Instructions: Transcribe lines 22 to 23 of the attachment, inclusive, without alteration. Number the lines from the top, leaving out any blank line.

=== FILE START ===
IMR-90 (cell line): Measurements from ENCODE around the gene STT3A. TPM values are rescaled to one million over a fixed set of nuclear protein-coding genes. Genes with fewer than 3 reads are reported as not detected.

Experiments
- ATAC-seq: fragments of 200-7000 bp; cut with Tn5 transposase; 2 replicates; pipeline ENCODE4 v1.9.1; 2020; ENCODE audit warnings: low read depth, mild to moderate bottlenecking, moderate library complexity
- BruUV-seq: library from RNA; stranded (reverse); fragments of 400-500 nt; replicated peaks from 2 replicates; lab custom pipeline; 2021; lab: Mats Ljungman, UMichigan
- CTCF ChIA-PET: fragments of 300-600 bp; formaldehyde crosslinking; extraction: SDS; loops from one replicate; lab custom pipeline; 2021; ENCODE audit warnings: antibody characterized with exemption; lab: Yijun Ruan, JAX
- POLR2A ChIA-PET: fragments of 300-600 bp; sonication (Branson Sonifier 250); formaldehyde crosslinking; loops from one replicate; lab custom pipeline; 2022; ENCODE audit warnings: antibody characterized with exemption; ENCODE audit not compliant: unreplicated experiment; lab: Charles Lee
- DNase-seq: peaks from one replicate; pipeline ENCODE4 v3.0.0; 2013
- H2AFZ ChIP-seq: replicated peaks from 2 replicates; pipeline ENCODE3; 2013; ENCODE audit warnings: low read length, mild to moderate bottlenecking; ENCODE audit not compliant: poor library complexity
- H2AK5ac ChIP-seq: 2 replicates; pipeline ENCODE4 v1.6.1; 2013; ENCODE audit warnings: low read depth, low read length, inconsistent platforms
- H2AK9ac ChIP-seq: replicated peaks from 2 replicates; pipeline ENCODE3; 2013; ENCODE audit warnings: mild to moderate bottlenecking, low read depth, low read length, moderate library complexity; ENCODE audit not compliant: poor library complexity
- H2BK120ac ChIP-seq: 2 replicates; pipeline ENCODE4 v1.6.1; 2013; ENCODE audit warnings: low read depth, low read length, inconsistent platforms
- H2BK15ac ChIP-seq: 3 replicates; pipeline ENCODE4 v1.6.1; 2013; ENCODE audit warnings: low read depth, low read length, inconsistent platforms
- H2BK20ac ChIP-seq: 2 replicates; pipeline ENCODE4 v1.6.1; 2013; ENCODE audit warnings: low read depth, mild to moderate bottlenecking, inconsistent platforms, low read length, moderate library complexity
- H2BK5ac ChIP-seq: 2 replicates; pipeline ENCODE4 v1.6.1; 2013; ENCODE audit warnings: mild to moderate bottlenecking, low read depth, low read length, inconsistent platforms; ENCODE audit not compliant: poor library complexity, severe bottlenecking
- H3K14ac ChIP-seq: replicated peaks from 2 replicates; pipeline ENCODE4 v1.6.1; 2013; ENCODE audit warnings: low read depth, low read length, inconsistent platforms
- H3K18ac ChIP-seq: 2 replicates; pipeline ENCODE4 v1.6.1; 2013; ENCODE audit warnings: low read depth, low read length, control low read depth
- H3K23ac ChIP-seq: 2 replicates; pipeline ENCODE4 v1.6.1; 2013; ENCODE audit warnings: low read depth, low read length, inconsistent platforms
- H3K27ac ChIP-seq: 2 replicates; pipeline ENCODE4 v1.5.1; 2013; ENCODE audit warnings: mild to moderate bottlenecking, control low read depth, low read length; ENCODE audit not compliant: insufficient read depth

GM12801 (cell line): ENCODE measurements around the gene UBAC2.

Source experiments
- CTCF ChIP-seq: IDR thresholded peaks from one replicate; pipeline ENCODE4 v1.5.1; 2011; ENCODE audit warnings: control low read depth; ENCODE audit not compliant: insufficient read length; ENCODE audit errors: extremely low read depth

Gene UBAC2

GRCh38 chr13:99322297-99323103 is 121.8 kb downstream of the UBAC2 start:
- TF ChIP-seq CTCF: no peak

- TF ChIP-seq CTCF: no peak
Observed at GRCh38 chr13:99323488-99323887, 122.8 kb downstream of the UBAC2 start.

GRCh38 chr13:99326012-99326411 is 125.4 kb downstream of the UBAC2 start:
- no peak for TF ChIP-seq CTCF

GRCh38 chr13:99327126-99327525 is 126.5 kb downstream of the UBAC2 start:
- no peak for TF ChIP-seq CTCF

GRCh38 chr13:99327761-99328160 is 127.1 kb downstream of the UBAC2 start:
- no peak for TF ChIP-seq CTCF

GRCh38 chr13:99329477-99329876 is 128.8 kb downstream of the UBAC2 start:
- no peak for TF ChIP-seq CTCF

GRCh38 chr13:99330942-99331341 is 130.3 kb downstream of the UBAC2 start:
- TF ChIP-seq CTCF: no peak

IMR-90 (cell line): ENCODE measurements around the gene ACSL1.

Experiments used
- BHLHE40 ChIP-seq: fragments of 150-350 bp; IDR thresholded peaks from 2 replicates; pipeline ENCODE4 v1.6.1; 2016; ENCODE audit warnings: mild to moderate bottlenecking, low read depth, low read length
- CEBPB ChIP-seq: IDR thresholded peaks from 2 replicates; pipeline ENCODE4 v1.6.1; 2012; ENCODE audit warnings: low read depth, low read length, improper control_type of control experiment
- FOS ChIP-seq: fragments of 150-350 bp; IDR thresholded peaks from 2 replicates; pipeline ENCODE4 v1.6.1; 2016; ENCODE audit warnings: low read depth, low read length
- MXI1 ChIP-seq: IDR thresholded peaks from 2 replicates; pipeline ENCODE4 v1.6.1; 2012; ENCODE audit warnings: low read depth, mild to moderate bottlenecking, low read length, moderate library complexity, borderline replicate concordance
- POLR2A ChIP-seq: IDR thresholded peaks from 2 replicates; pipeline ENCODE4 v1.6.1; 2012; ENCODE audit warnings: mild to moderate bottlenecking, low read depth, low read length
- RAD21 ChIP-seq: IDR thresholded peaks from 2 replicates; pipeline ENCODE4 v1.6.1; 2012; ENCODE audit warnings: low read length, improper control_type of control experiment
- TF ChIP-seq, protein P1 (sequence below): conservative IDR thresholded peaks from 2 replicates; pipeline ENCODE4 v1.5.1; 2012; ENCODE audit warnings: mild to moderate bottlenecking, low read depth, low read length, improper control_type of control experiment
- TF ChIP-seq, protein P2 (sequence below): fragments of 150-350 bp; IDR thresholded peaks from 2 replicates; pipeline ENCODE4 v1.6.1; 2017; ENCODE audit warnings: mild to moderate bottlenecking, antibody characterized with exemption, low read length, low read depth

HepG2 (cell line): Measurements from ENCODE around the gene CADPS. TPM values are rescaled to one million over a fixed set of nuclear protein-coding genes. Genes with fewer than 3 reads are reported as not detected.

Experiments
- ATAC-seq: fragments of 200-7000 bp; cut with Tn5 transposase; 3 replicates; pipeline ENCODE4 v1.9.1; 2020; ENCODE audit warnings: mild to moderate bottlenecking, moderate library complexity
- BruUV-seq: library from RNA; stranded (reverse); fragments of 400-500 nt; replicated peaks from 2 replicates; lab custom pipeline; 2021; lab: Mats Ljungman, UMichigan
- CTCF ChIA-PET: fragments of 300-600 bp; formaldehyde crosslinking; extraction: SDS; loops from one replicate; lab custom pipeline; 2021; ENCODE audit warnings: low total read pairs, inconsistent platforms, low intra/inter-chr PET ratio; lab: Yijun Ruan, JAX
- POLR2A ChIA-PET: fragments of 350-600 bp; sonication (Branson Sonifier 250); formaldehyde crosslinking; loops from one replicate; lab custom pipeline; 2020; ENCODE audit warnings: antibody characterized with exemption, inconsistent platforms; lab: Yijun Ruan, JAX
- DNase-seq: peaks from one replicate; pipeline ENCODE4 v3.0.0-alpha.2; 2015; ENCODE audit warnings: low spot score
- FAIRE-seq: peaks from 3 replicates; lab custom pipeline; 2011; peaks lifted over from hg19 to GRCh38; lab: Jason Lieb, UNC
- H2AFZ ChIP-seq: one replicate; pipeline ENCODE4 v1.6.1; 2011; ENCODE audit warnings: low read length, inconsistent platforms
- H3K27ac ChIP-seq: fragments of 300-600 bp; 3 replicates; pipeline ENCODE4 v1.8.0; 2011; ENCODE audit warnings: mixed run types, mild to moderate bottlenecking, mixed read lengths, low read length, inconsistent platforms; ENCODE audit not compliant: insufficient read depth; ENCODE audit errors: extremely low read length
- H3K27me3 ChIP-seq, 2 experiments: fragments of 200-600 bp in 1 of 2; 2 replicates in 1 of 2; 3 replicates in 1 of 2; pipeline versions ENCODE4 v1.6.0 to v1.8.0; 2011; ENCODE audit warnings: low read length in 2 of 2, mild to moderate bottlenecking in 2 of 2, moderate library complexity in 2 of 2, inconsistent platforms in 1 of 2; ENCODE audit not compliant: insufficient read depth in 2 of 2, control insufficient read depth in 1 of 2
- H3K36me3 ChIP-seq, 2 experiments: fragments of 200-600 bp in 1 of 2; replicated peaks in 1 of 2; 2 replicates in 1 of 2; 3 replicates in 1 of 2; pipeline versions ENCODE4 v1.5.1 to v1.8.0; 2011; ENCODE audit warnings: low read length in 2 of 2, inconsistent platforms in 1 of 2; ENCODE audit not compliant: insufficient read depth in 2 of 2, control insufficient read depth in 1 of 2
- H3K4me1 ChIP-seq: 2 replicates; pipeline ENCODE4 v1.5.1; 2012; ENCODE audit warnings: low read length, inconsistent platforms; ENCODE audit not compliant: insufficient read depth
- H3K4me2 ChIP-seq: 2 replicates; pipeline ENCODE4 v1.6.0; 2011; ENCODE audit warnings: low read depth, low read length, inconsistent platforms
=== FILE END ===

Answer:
Gene UBAC2

GRCh38 chr13:99322297-99323103 is 121.8 kb downstream of the UBAC2 start: